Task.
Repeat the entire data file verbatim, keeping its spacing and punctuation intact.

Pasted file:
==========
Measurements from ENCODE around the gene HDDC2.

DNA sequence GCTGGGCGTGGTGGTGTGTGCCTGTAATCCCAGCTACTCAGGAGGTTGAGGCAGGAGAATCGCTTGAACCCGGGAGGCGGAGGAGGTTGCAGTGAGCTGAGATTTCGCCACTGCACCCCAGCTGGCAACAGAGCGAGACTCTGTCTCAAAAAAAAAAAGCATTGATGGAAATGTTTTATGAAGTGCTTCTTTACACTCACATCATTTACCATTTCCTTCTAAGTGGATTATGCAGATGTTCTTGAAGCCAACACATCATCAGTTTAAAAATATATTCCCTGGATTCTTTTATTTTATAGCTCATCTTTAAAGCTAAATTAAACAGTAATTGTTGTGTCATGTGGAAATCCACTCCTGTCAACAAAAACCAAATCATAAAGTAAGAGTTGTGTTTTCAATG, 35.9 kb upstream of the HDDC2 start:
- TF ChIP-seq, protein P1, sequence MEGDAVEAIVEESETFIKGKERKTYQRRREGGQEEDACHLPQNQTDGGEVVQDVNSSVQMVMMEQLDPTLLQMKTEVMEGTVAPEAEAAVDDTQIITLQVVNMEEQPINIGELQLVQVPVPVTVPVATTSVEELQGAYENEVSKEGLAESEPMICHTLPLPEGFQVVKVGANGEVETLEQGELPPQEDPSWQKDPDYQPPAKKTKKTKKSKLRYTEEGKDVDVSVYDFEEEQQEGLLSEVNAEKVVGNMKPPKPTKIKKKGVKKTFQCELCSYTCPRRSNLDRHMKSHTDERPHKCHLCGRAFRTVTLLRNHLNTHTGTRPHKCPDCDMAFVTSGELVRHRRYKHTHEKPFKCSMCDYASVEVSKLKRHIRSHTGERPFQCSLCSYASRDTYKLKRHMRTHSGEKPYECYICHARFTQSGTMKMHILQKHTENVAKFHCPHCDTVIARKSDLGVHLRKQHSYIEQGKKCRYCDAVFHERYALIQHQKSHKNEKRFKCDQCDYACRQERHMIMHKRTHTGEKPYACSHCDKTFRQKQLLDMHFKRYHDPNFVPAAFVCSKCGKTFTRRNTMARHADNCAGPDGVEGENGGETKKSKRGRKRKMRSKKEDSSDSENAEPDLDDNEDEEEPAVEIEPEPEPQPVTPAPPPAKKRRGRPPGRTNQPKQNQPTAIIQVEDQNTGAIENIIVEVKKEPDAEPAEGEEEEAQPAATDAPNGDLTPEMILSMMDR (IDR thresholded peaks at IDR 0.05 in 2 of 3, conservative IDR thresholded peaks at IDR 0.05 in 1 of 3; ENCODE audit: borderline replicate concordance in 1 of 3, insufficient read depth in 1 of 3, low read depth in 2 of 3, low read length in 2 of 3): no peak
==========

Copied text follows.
Measurements from ENCODE around the gene HDDC2.

DNA sequence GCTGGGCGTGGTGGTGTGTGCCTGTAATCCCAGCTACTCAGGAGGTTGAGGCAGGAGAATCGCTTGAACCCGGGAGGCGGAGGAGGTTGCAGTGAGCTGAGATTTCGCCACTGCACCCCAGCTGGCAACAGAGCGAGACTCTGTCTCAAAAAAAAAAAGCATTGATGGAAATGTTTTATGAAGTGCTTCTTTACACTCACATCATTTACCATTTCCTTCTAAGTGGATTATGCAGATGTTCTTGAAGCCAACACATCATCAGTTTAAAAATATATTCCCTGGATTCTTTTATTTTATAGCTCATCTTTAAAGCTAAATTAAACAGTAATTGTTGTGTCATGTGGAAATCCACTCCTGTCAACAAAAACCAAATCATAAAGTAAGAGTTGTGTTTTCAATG, 35.9 kb upstream of the HDDC2 start:
- TF ChIP-seq, protein P1, sequence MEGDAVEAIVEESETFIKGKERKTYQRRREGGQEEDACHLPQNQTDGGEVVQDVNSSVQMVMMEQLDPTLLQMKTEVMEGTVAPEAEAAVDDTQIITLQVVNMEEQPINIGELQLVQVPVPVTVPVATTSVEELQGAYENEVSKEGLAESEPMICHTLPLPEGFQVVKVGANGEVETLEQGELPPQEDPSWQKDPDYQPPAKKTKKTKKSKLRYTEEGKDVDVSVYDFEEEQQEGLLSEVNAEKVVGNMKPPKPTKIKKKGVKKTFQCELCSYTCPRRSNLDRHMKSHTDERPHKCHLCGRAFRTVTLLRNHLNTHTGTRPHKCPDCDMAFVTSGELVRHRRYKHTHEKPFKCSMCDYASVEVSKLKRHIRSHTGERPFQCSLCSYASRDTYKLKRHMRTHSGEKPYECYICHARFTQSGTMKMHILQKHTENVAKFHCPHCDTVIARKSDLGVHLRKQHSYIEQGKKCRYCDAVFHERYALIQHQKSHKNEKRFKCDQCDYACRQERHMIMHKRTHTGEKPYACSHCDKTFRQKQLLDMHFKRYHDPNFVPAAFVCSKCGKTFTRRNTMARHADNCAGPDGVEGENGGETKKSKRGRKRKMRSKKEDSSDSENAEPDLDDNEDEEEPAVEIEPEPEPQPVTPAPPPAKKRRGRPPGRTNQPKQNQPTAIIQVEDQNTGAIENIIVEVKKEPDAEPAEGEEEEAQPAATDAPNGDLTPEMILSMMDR (IDR thresholded peaks at IDR 0.05 in 2 of 3, conservative IDR thresholded peaks at IDR 0.05 in 1 of 3; ENCODE audit: borderline replicate concordance in 1 of 3, insufficient read depth in 1 of 3, low read depth in 2 of 3, low read length in 2 of 3): no peak